Is there anything you want to say about your workshops with local school groups?
I am sincerely looking forward to engaging with students on this tour! Taking music to schools and sustaining its presence there, is a worthy endeavor — now more than ever. Classical music should be a routine part of every child’s educational experience for the important contributions to academic enrichment, among other rewards.
How do you think these experiences will have an influence in your future? What do you get out of this?
I consider myself to be a missionary of classical music. I take pleasure in sharing myself through classical cello, and I appreciate every opportunity to engage enthusiasts and new listeners, alike. It is my mission to join in widening the scope of human dialogue through my prowess on cello. Music is alive for me, especially when I share it with willing ears. Personally, I am deeply committed to classical cello. In this realm, my very self soars!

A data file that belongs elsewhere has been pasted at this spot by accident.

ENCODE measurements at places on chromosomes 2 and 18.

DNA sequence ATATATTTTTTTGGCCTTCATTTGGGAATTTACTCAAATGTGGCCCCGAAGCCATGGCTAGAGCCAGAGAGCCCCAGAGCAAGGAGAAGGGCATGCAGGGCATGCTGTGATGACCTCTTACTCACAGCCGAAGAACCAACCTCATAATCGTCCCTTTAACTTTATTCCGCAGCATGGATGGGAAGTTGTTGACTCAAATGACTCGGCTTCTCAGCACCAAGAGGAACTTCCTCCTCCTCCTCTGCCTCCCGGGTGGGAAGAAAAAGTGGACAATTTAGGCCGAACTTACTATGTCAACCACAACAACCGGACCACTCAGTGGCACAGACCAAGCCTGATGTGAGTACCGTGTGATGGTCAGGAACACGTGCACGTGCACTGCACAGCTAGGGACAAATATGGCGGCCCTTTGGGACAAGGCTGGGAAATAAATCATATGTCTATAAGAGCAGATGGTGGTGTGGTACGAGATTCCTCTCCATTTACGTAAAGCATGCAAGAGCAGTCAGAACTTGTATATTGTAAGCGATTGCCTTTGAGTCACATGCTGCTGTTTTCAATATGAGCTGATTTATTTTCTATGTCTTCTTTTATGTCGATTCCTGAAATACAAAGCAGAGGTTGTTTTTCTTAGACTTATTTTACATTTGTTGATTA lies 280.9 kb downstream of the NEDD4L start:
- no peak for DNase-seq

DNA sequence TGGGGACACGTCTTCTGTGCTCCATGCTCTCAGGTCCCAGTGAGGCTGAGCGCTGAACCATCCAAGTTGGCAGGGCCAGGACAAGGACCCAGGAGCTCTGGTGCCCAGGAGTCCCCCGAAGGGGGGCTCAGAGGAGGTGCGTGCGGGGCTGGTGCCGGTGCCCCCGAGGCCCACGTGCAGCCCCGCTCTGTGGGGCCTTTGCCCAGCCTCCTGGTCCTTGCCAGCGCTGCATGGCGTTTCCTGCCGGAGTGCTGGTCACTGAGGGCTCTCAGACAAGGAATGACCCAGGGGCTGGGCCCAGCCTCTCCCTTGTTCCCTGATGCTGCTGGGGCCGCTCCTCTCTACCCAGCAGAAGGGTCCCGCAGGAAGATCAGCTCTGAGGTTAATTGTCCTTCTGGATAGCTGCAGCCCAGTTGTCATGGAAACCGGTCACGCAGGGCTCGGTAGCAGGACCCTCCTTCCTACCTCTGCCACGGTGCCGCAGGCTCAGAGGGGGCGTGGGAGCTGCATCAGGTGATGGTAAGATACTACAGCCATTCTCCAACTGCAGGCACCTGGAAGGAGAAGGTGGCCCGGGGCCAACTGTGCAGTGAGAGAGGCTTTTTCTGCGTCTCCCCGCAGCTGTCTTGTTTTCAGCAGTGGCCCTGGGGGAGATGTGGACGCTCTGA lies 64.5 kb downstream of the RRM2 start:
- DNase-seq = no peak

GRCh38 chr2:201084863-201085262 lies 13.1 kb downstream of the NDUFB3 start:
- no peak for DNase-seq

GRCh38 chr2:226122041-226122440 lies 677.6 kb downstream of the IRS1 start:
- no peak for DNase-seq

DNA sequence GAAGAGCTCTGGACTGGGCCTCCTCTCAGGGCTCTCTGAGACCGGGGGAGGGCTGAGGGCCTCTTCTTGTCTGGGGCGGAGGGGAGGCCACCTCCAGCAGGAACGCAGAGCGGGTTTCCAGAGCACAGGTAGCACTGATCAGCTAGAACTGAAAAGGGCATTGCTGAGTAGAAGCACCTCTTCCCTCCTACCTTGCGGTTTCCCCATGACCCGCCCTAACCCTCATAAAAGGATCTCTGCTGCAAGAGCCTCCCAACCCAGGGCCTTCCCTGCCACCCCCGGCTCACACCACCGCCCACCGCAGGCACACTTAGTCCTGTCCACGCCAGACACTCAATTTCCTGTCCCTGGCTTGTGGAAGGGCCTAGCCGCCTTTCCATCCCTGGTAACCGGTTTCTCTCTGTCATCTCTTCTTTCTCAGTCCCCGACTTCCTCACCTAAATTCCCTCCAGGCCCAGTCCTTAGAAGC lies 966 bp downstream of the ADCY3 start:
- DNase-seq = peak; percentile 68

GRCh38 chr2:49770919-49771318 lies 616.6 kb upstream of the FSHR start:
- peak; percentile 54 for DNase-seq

Is there anything else you want to say to get audiences to come out?
Repeated demonstrations suggest that exposure to classical music is associated with healing, higher IQ scores, increased ability to learn, enhanced feelings of self-worth, and a sense of community and commitment. No less important, music can help to foster an appreciation of multiplicity and a regard for our shared traditions and experiences, all the while importantly enriching aptitude and character.
Come out, sit deep, and take in the love that Saint Saens promises in Concerto No. 1!
MASTERWORKS III: INTRODUCING SUJARI BRITT
West Michigan Symphony
425 W. Western Ave., Muskegon
March 13, 7:30 p.m., $25-$62 (students $12)
SUJARI BRITT SOLO RECITAL
360 W. Western Ave., Muskegon
March 14, 7:30 p.m., $25-$35